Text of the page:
Happy Earth Day to you, this April 22nd, 2018. I feel like I experience Earth Day every time I visit a national park. On this occasion, I was up with scads of other people at Sunrise Point in Bryce Canyon National Park, Utah, watching: the sunrise.
I’ve heard that Landscape Arch and Delicate Arch were – but for a mistake – actually meant to be named the other way. I can understand that (if the story is true), having seen the long tenuous length of Landscape Arch, versus the “sturdier” and thicker curve of Delicate Arch.
Naming conventions aside, it was Delicate Arch I wished to see on my final day in Arches National Park, Utah. That particular landmark, emblazoning everything from t-shirts to water bottles to post cards to advertising campaigns, has been on my bucket list for years. How can anybody visit this park without going to see for themselves this amazing rock formation? It’s not really a very long hike; 3 miles round trip. It is a bit arduous, but not too bad – certainly not bad enough for an arthritic, overweight, out-of-shape gal like me to avoid. And I will tell you right now that this was an accomplishment that was the highlight of my entire vacation.
I’d saved this hike for my last day in the park, having (I hoped) built up my stamina to hiking and higher elevations (by “higher”, I mean anything higher than the 30 feet elevation of the Texas town in which I live) .
I like taking photos of trips and trails and posting them for others to see, because I like to see photos of places I want to visit, so I have an idea of what to expect. Thus, below is a photo travelogue from start to finish of my hike.
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There is a sign pointing to a turnoff along the main road through the park. The sign says something like “Delicate Arch/ Wolfe Ranch”. It’s a little misleading, that sign. You see, not only does that turnoff lead to the parking lot for the Delicate Arch trailhead, but if you drive on a little further past that first parking lot, you will see another parking lot specifically for the Delicate Arch Overlook. That trail is maybe 1/2 mile (straight up) and it affords the viewer a distant landscape vista of the arch.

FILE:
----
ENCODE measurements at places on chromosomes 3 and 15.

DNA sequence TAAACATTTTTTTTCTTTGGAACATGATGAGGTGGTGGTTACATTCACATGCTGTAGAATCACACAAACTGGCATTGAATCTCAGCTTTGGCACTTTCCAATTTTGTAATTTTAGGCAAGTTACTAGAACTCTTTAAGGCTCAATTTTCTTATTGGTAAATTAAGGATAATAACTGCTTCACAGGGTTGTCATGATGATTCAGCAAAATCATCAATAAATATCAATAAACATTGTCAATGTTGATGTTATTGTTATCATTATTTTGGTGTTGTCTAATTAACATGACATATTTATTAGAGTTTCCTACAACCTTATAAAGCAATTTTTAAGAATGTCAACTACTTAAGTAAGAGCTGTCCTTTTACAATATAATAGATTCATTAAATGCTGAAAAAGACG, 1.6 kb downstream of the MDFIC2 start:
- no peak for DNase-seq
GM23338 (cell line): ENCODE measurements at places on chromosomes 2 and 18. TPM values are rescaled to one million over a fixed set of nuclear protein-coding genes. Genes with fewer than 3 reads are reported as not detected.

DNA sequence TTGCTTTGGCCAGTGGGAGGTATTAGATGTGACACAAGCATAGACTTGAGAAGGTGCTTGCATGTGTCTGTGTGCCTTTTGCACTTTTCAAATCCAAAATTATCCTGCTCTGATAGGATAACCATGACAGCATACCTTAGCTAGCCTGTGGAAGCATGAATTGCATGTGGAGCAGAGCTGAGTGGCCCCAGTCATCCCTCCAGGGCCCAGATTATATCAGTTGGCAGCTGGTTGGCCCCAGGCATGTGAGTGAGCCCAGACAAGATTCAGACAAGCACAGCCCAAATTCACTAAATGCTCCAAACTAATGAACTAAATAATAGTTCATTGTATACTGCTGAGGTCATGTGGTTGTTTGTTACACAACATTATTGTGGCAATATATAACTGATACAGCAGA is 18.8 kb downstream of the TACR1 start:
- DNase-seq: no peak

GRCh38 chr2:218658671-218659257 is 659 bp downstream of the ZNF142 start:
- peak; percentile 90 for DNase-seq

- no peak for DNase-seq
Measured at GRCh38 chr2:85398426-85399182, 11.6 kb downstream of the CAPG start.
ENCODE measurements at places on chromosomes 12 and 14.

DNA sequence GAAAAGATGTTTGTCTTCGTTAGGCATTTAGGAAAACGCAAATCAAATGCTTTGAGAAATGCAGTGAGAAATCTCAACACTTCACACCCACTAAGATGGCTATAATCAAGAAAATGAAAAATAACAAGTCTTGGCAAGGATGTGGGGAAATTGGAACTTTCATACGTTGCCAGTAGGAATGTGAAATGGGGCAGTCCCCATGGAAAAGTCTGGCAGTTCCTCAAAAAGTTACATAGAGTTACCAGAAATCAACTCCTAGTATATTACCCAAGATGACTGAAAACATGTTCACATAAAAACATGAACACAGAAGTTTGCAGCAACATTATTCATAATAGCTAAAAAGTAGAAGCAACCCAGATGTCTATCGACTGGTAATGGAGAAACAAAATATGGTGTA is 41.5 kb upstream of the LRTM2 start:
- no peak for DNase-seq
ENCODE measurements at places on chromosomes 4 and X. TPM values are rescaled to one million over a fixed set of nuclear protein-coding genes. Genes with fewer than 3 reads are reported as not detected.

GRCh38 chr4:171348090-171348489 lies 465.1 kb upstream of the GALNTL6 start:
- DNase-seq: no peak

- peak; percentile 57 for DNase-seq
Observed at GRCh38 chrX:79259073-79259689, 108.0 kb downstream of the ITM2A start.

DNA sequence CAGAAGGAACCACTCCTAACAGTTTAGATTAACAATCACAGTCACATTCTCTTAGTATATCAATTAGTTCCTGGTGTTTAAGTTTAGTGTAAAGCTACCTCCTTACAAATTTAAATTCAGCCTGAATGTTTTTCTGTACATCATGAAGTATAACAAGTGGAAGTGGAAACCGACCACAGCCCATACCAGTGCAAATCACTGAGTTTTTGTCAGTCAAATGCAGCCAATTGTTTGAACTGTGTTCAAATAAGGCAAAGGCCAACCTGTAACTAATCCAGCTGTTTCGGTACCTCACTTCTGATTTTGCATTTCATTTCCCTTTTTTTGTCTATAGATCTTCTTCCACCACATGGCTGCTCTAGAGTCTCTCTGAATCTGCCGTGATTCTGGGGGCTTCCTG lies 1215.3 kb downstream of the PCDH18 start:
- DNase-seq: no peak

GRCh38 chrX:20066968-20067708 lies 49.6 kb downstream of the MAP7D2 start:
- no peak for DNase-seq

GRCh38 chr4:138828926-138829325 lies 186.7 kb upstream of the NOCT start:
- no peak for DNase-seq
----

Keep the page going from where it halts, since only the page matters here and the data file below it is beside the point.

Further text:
Many people get the two places mixed up, thinking they are going to the overlook via the shorter route, when they really are taking the longer trail straight up to the arch itself.
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The prime time for photographing Delicate Arch is generally during the late afternoon/evening, and I’ve seen photos of the hundreds of photographers with their spots staked out by tripods, all ready to catch that evening light on the arch. August is extremely HOT during the afternoon and evening hours, so I instead opted to hike in the morning for a couple of reasons:
Not only were the temperatures cooler that morning, but it was overcast, with some interesting clouds. Good thing I brought along my Lee 4×6 .9 graduated ND filter and had a polarizing filter on my Canon 16-35mm lens (the only lens I brought with me for this hike). I’ve learned over the years that I don’t do well carrying a backpack loaded with lots of heavy camera equipment. I also learned during this Colorado/Utah vacation that I was primarily using my 16-35mm wide angle lens far more than any of the other two lenses I’d brought along. So that was the lens I took with me for the Delicate Arch hike. Oh, I also brought my tripod, which served a dual purpose as a hiking stick. I’m not a very sure-footed person, and that tripod was a great stabilizer for me.